Updated on May 26, 2016
17. ‘Americanah’ by Chimamanda Ngozi Adichie
About a month ago, when I was sick with the flu and couldn’t do anything but lie on the sofa and stare blankly at the TV, I got quite fed up with daytime TV (even I can only stand one or two episodes of Jerseylicious), so I spent an entire day watching TED talks on YouTube.
By far my favourite from that entire marathon was Chimamanda Ngozi Adichie talking about ‘the danger of a single story’. Her excellent talk discusses how limiting it is to have only one image of a particular place or people, and how we should all create and absorb multiple stories to avoid the dangers of oversimplification. I’m going to put the talk here because I think it is just so fantastic and everyone should watch it.
A couple of weeks later I was on the beach in Antigua (recovered, thankfully) with a huge, hardback library copy of Adichie’s novel Americanah on my lap, and very happy I was too.
Americanah follows the lives of two Nigerians over several decades. First there is Ifemelu, a young woman who moves away to the USA when the military dictatorship forces her university to close; in America she becomes an influential race blogger and she ends up staying for many years. Second is Obinze, Ifemelu’s boyfriend and first love, who attempts to follow her to America but is denied entry. We see him struggle instead to remain in the UK and, eventually, get deported back to Nigeria. When the two finally meet again they have both moved on in life and love, but there is still something drawing them back to each other, and they each face some tough decisions.
I loved that the book is scattered throughout with Ifemelu’s posts from her blog, ‘Raceteenth or Various Observations About American Blacks (Those Formerly Known as Negroes) by a Non-American Black’. These posts are searingly honest and questioning, often funny and usually controversial. I found it fascinating to read Ifemelu’s thoughts about the differences between American and non-American blacks, and the isolation she feels as a stranger in a foreign country. She writes about America’s deep racial tensions and the representation of black people in the US media, as well as things like the implications of how a black person chooses to wear their hair. At the heart of it all is the idea that race is a far bigger issue in America than it ever was for her in Nigeria.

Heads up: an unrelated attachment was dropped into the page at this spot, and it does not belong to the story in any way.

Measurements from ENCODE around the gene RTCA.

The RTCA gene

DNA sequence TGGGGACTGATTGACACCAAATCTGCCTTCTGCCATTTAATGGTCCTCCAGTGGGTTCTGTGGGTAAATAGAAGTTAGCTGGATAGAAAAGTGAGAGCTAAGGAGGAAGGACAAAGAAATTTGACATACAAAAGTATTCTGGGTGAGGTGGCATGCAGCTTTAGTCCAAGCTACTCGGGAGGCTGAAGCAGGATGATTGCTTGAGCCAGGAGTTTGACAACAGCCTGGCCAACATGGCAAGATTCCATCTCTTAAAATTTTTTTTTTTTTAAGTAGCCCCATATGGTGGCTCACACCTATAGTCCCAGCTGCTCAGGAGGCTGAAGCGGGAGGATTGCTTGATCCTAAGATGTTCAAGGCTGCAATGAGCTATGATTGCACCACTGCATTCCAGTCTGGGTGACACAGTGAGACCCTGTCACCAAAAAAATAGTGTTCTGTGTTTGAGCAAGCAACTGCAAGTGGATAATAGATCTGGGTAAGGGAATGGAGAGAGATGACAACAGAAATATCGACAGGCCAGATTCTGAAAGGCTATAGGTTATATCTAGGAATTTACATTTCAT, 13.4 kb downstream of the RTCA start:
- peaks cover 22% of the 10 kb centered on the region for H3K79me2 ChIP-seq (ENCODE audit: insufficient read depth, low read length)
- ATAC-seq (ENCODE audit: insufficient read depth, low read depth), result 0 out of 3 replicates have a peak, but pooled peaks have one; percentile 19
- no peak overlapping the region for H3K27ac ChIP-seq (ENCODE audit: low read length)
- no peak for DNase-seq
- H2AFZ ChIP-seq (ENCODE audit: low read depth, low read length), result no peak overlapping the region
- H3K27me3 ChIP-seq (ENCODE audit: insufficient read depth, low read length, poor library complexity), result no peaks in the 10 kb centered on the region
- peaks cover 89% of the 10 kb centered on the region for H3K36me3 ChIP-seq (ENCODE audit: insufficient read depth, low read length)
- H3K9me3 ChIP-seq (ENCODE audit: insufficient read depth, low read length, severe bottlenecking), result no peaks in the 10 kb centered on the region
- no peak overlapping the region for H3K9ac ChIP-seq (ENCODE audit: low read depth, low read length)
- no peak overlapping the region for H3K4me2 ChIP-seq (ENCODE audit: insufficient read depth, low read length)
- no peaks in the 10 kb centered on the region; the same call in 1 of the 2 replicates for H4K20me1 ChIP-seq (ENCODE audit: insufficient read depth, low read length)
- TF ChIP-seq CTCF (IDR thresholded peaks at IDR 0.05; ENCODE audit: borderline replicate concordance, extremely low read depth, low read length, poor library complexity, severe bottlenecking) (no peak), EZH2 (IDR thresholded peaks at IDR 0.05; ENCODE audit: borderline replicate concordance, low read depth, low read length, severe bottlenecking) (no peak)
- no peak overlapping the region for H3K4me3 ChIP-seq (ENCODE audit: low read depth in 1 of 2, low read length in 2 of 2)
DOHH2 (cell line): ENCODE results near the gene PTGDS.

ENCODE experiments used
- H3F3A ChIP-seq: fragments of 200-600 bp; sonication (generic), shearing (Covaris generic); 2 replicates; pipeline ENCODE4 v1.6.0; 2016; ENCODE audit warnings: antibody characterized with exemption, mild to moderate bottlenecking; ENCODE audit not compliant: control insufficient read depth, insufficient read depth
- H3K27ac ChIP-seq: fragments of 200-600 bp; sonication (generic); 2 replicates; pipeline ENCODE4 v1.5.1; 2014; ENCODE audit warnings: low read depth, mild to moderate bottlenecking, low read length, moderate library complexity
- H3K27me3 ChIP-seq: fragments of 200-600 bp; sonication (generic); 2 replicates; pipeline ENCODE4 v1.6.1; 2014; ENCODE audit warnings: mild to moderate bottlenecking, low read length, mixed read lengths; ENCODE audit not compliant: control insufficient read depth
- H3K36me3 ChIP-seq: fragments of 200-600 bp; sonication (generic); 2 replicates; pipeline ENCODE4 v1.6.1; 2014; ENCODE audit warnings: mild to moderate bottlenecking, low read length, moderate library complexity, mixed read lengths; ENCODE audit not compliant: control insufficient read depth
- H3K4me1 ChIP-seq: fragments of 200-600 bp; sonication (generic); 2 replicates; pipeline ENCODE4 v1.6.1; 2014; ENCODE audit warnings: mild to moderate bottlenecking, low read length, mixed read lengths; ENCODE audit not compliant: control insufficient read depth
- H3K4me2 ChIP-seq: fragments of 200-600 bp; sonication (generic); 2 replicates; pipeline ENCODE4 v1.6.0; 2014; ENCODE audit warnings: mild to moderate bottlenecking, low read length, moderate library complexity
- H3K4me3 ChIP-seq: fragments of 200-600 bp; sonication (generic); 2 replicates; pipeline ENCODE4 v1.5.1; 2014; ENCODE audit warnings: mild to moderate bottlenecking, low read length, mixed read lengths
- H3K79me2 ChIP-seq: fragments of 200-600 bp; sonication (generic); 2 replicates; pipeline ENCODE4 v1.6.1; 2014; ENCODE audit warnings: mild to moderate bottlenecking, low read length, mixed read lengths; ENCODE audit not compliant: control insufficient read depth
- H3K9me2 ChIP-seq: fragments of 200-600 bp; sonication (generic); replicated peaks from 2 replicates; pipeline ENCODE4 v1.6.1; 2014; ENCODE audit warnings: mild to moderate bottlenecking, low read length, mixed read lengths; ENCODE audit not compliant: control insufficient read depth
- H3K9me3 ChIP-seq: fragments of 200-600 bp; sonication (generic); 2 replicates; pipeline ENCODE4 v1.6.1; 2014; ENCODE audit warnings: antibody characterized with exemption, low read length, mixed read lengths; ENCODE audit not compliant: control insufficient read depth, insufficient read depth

“I came from a country where race was not an issue; I did not think of myself as black and I only became black when I came to America.”
This novel does so much to highlight the ways in which race is talked and written and thought about, and how it is only privilege that allows white people to say things like, “Why must we always talk about race anyway? Can’t we just be human beings?” Of course we have to talk about race – as long as there are people out there experiencing prejudice and discrimination it won’t do to sweep it under the rug and proudly proclaim how we would like the world to be. It isn’t that way, and there is still much to change before we can wash our hands and say that it no longer needs to be talked about. At least, that’s one of the core messages I took away from the book.
Of course, Americanah isn’t just a platform for Adichie to hold forth about her opinions on race – it is an absolutely brilliant novel, written with absolute psychological precision. She really gets across the often rambling and chaotic nature of life, how people can end up doing things they never thought they would, following careers they never even imagined and staying or moving around the world based, seemingly, on whim and chance. The writing is simply immaculate too. There are metaphors in here that took my breath away, and on virtually every page I wanted to write down some beautiful turn of phrase or superb shift of perspective. This novel is hundreds of pages long and has an enormous cast of characters, but Adichie carried me all the way through without losing my interest once.
I think this is a brilliant book, and I’ve already taken out a collection of Adichie’s short stories from the library because I need to read more of her work.
“If she put herself apart perhaps she would be less of the person she feared she had become.”
Have you read this book or are you planning to? I’d love to know your thoughts!
Want to read this? You can buy the book here.